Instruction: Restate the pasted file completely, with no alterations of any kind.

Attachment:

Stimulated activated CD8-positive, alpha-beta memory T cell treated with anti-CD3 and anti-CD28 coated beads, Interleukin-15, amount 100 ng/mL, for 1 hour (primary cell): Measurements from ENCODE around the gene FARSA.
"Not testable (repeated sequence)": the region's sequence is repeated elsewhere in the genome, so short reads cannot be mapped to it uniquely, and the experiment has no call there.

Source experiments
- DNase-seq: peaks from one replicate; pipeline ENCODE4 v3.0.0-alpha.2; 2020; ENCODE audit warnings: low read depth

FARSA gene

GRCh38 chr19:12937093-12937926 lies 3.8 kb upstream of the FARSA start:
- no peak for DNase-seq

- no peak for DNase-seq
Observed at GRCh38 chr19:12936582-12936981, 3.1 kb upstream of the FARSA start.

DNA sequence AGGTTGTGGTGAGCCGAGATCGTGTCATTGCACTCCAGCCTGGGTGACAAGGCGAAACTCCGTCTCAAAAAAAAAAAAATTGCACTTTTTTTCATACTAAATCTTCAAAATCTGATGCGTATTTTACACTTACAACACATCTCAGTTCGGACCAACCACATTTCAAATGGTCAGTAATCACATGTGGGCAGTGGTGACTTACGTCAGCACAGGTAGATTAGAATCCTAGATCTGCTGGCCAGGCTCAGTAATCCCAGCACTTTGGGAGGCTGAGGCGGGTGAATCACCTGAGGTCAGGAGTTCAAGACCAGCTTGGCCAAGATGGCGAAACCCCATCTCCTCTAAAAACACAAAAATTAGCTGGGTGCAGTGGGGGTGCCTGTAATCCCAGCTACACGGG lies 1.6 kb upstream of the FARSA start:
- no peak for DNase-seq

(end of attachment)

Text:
Stimulated activated CD8-positive, alpha-beta memory T cell treated with anti-CD3 and anti-CD28 coated beads, Interleukin-15, amount 100 ng/mL, for 1 hour (primary cell): Measurements from ENCODE around the gene FARSA.
"Not testable (repeated sequence)": the region's sequence is repeated elsewhere in the genome, so short reads cannot be mapped to it uniquely, and the experiment has no call there.

Source experiments
- DNase-seq: peaks from one replicate; pipeline ENCODE4 v3.0.0-alpha.2; 2020; ENCODE audit warnings: low read depth

FARSA gene

GRCh38 chr19:12937093-12937926 lies 3.8 kb upstream of the FARSA start:
- no peak for DNase-seq

- no peak for DNase-seq
Observed at GRCh38 chr19:12936582-12936981, 3.1 kb upstream of the FARSA start.

DNA sequence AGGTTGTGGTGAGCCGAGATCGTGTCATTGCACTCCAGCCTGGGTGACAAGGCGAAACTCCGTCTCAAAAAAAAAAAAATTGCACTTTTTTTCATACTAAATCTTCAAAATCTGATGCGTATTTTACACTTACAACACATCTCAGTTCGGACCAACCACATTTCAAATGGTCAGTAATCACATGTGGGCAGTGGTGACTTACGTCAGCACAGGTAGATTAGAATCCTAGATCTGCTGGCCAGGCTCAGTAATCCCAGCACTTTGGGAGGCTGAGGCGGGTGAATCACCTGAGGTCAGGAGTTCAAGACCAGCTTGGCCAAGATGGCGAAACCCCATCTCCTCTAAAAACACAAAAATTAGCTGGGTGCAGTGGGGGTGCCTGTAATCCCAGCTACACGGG lies 1.6 kb upstream of the FARSA start:
- no peak for DNase-seq